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terekita
06-18-2014, 09:45 PM
Hello,

So I recently needed to send some unframed work to a gallery, and had a local professional frame shop package it up for me and ship it. Unfortunately, each of the four 36"x24" pieces in the package arrived damaged beyond repair.

I am now finishing some more work and will (in a very stressful and time-pressed fashion) ship it to the same destination for the show that opens in a couple of weeks (and that will still need to be framed upon arrival).

In this case, the edges were destroyed, as has happened sometimes with shipments of Ampersand boards from various places (it looks like they didn't follow through on the edge protection we'd discussed). But the surfaces themselves also appear to not be in great shape--one was scratched somehow, and one of the others appears to have some kind of impressions on it.

They had been wrapped in glycine, and pieces of masonite were sandwiched in between the pieces (and on the outsides). All pieces had been sprayed with Krylon prior to shipping.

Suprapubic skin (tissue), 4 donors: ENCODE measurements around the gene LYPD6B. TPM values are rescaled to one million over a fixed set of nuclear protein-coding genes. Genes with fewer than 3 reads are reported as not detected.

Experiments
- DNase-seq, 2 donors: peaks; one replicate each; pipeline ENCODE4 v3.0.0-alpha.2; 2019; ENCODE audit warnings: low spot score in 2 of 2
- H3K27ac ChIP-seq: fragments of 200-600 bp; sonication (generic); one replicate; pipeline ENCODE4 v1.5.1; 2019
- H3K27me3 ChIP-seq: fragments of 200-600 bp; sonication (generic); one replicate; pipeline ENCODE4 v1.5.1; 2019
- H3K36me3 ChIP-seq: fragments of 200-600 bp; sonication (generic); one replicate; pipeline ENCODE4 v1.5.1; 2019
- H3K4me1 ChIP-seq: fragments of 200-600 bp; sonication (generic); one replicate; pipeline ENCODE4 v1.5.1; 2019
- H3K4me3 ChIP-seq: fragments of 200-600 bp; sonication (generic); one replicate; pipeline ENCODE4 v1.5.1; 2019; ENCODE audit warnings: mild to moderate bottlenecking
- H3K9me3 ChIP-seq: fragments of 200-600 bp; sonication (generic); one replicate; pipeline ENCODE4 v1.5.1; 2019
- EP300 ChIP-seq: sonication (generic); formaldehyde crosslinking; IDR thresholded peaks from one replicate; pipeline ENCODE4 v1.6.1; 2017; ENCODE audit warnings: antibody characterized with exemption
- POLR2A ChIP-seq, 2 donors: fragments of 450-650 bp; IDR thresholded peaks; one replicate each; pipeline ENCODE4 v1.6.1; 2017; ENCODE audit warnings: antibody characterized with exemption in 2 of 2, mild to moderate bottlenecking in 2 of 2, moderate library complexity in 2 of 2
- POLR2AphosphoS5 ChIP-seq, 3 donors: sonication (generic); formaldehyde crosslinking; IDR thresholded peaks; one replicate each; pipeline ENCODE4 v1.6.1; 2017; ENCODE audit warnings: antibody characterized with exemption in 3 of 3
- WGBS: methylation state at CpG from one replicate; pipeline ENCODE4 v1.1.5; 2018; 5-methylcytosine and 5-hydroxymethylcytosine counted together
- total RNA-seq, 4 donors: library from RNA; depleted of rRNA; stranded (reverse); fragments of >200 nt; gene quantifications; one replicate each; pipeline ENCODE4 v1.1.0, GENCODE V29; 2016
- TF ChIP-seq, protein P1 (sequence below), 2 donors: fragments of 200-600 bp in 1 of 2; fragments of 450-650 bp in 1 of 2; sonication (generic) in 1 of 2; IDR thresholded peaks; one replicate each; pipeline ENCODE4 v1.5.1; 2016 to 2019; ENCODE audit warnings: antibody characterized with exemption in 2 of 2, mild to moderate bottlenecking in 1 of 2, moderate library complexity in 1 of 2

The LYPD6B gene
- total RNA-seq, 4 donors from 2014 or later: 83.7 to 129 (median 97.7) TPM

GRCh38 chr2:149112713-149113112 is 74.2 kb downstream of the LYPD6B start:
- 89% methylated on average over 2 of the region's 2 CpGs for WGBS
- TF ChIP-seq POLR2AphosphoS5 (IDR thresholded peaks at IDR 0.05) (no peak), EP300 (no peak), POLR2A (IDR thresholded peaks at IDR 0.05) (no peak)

As I've only had experience with pieces shipping already framed, I would be immensely appreciative of any advice out there on shipping unframed work. A professional preparator will be doing the packaging, but I don't think he has necessarily shipped this kind of work before, so any advice/wisdom I can give him would I'm sure be very helpful.

Are there any suggestions anyone would be able to make?

Many thanks, T

scratchmaster
06-18-2014, 11:19 PM
If I were shipping something like this I would:

1. Make sure the Krylon was absolutely bone dry for several days before shipping. Just because it feels dry to the touch doesn't mean it's completely dry.